The strong statement about breastfeeding as a public health issue, and not just a "choice," is a huge step forward in breastfeeding language and thought within the medical community, and I think the AAP should be commended for taking such a stand."Breastfeeding and human milk are the normative standards for infant feeding and nutrition. Given the documented short- and long-term medical and neurodevelopmental advantages of breastfeeding, infant nutrition should be considered a public health issue and not only a lifestyle choice. The American Academy of Pediatrics reafﬁrms its recommendation of exclusive breastfeeding for about 6 months, followed by continued breastfeeding as complementary foods are introduced, with continuation of breastfeeding for 1 year or longer as mutually desired by mother and infant."
I often read and hear people debating about which is "easier," formula-feeding or breast-feeding, with fair points on both sides. There are ways in which feeding formula from a bottle is "easier," and there are ways in which feeding human milk directly from the breast is "easier." I'll even outline a few of each for you here, from my own experience.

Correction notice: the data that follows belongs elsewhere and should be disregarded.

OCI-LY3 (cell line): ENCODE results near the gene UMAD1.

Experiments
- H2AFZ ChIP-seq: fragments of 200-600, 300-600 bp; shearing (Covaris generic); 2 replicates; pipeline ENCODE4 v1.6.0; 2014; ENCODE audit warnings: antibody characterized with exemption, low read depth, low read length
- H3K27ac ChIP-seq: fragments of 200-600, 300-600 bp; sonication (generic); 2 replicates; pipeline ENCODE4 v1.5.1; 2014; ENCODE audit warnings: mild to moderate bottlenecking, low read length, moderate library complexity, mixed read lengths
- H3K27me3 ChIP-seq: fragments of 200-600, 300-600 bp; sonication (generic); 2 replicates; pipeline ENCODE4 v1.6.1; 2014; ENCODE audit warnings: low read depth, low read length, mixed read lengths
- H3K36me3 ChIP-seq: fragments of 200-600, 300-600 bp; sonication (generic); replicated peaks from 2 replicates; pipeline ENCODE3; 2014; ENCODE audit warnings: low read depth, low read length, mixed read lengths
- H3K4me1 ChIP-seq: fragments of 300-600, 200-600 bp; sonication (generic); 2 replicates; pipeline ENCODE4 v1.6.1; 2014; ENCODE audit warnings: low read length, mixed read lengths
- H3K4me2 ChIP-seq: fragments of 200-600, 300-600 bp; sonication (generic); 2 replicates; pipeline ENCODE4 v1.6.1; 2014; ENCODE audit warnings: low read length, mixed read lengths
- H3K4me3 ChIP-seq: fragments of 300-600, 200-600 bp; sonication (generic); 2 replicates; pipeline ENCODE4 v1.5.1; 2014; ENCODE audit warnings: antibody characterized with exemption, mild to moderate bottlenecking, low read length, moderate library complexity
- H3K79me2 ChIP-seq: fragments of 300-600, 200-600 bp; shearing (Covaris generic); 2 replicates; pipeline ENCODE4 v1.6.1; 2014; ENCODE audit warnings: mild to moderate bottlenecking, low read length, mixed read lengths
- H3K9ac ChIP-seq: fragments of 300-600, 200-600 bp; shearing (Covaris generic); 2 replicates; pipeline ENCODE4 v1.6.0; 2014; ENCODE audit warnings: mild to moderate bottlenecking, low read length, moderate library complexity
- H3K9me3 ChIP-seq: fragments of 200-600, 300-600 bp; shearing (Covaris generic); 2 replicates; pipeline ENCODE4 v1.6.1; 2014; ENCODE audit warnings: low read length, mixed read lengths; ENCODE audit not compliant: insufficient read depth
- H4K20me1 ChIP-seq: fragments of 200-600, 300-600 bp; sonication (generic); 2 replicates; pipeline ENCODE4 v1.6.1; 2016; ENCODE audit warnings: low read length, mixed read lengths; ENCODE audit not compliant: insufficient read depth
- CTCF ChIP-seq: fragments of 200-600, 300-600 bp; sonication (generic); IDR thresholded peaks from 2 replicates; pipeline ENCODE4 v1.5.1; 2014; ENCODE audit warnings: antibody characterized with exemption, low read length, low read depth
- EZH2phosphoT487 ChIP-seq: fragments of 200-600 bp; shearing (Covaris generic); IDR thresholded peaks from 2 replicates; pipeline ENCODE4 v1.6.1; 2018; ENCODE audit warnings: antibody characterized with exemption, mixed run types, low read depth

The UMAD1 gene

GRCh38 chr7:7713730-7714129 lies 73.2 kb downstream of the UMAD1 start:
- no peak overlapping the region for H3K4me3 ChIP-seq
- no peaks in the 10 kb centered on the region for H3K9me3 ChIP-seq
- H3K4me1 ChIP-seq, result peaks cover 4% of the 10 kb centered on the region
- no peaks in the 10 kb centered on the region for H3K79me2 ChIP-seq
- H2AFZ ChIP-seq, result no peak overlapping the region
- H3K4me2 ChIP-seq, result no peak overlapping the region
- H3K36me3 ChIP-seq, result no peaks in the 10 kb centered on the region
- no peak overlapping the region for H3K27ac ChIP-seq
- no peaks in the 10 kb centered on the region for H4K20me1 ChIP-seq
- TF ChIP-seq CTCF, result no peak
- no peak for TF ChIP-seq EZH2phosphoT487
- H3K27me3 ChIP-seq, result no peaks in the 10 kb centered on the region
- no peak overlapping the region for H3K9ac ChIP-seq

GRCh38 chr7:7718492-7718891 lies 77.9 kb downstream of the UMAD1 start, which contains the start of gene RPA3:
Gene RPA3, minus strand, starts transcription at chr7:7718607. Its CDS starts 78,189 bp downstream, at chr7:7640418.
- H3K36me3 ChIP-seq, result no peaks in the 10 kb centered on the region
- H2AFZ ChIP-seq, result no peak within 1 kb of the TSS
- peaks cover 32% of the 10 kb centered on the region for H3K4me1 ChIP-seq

Some ways in which formula-feeding is "easier" than breast-feeding:
- Other people can feed the baby without mom having to pump.
- There is a very short learning curve.
- You can see how much the baby is eating.
- Mom doesn't have to worry about what she eats and drinks.
- Mom can be away from the baby for an extended period of time.
- No bottles to wash or prepare.
- You don't have to wake up all the way for the middle-of-the-night feedings.
- Never have to worry about running out of food for the baby.
- Food is always the right temperature, quantity, and composition.
- It's cheaper.
I don't mean to cause you any terrible anxiety about what you feed your kid for breakfast tomorrow or whether you send them to preschool or what brand of jeans you purchase for them. I firmly believe that, for the most part, as long as we follow our instincts as parents, stick to our own moral codes, and, most of all, show our children that we love them, most of our other choices probably will not have lasting impact. However, the choices that are more likely to have long-term consequences for your child's health and well-being should be considered more deeply. So, while having French fries for all three meals one day is not likely to be a big problem, you probably don't want to get your child in the habit of eating that way on a regular basis. (Hey, I have a three-year-old. I sympathize!)
Since studies and statistics and research have shown that there is clearly a difference between breastmilk and formula in the long-term, this is a parenting decision that we need to think longer and harder about and educate ourselves about more, rather than choosing based on what's "easier."